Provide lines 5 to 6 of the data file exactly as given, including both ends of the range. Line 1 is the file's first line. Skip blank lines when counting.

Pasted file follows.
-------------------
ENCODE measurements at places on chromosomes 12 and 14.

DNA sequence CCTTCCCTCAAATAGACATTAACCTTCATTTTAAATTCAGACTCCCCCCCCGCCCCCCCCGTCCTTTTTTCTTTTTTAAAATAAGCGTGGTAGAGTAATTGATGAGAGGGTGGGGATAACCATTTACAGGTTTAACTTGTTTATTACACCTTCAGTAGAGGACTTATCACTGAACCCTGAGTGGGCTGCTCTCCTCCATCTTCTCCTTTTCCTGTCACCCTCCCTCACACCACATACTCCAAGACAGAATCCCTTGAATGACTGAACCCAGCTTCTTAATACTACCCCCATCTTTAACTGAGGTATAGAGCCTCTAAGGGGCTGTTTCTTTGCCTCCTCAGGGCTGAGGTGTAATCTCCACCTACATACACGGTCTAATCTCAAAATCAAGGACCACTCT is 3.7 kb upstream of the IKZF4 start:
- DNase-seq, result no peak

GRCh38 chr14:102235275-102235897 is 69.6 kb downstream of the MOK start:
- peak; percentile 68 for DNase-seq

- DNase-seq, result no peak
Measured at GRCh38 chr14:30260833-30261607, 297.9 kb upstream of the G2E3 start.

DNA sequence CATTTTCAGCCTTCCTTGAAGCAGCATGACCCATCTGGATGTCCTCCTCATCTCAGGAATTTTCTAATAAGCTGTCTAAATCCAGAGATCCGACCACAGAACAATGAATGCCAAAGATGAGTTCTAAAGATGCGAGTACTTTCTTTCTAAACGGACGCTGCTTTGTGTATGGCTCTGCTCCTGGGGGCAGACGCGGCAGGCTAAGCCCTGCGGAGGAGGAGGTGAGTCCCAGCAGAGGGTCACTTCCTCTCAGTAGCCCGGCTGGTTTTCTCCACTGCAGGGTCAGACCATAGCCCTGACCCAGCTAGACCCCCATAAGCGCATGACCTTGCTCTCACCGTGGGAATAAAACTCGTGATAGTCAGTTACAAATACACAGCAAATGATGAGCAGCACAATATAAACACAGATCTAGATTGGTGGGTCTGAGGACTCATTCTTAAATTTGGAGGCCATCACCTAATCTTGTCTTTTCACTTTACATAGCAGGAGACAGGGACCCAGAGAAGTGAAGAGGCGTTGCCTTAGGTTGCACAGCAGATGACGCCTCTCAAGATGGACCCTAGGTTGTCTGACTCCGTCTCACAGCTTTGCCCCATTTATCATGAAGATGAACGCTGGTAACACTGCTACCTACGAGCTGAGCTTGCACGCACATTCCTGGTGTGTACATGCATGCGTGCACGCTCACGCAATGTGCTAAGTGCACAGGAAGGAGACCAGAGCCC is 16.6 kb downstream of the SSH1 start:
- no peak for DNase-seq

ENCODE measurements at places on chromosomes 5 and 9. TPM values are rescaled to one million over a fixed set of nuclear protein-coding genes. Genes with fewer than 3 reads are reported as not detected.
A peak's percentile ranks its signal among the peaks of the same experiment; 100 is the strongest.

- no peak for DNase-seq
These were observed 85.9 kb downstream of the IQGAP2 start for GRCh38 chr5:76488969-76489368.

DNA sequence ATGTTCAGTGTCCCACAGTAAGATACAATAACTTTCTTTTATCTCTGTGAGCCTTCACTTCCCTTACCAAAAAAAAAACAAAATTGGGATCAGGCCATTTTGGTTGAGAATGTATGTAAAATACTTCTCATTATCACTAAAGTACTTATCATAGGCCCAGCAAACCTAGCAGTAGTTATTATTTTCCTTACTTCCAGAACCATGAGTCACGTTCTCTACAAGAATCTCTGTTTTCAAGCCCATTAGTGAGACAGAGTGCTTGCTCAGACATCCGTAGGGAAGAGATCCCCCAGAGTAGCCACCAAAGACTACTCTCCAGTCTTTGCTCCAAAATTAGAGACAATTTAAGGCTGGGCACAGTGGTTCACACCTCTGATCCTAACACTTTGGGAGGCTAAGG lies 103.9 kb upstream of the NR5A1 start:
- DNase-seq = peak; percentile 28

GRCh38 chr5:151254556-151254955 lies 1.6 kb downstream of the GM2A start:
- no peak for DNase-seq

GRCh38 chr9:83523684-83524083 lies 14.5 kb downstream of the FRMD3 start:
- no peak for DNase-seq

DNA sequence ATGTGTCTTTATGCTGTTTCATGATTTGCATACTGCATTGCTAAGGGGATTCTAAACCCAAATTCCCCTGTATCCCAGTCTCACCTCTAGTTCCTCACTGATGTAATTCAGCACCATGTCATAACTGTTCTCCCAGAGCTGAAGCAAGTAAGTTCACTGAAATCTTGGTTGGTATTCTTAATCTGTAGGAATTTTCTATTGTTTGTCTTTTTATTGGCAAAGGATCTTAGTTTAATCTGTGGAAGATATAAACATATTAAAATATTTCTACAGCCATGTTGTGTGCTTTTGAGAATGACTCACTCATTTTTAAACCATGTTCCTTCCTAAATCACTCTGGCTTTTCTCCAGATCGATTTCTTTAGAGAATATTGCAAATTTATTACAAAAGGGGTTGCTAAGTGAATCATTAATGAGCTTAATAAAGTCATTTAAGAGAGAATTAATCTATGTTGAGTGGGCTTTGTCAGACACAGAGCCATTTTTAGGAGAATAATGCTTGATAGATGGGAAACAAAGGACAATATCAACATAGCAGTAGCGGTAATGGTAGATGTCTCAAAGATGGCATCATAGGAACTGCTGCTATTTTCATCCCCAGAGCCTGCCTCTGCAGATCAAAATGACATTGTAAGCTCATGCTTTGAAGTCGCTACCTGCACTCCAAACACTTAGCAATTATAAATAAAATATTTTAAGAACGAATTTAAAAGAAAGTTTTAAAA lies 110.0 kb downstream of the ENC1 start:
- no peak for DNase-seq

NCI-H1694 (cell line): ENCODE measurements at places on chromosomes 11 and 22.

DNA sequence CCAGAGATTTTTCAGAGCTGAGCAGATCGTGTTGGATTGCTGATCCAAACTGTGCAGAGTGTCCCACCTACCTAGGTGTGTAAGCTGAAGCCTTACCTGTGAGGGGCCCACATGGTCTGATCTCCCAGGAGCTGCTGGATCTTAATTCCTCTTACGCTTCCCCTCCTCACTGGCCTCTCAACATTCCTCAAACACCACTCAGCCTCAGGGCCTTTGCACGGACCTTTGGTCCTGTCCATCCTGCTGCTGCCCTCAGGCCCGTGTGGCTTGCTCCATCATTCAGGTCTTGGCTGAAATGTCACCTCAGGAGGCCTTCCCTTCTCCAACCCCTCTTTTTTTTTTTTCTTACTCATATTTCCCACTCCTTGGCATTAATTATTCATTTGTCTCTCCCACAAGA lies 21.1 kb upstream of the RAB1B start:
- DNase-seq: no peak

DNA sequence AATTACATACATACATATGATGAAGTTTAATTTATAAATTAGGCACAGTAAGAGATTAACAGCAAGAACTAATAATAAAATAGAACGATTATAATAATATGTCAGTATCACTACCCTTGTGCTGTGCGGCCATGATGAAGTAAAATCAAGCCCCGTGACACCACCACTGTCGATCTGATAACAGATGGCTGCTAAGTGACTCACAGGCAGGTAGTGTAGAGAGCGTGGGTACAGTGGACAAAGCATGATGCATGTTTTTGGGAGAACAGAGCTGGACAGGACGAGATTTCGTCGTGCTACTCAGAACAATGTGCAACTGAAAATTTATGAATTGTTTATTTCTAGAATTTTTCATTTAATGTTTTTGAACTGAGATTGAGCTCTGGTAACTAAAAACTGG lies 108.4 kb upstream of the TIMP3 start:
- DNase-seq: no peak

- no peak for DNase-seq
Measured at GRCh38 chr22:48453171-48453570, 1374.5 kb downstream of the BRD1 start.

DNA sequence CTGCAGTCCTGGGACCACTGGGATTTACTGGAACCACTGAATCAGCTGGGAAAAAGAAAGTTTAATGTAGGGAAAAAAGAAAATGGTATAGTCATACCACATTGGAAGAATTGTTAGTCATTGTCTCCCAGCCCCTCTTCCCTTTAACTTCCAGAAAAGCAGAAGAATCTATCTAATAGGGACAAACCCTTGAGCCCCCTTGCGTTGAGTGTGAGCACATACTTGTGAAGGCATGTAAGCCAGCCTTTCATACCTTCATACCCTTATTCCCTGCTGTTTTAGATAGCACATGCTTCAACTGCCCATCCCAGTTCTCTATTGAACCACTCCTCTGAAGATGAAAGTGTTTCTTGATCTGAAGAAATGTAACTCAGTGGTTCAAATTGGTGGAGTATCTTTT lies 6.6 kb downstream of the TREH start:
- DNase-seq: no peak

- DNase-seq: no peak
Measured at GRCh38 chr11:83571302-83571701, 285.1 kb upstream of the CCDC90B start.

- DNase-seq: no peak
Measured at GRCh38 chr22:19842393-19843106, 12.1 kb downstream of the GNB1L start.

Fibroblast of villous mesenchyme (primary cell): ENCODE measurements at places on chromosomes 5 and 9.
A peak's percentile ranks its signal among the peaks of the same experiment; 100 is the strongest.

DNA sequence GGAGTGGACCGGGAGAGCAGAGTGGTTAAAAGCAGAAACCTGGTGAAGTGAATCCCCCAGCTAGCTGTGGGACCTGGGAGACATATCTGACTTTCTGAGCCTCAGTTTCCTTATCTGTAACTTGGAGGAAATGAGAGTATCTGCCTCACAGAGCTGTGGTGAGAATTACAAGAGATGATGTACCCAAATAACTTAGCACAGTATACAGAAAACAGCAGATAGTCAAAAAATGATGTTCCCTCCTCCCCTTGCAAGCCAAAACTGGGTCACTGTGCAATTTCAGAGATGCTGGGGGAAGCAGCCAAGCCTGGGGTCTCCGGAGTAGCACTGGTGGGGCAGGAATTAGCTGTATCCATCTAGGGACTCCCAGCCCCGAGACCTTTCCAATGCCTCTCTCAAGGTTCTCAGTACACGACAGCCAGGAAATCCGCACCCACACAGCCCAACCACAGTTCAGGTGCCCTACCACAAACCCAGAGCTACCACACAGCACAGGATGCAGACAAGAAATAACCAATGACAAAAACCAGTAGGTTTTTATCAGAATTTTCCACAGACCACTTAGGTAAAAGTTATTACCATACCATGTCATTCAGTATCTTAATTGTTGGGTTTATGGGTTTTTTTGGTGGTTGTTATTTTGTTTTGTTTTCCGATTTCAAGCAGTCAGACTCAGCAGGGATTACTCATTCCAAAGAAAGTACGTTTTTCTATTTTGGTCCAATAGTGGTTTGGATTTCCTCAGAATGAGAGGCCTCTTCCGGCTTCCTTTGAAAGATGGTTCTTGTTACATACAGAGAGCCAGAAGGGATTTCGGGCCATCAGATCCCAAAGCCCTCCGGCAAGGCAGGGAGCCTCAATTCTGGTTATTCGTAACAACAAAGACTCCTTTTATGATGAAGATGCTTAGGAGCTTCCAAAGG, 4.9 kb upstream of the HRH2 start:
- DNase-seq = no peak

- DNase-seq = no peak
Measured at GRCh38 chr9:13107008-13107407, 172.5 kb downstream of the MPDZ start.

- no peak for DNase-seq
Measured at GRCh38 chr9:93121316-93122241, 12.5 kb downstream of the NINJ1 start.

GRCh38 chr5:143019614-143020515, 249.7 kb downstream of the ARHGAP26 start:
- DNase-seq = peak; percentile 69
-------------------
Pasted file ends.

- peak; percentile 68 for DNase-seq

- DNase-seq, result no peak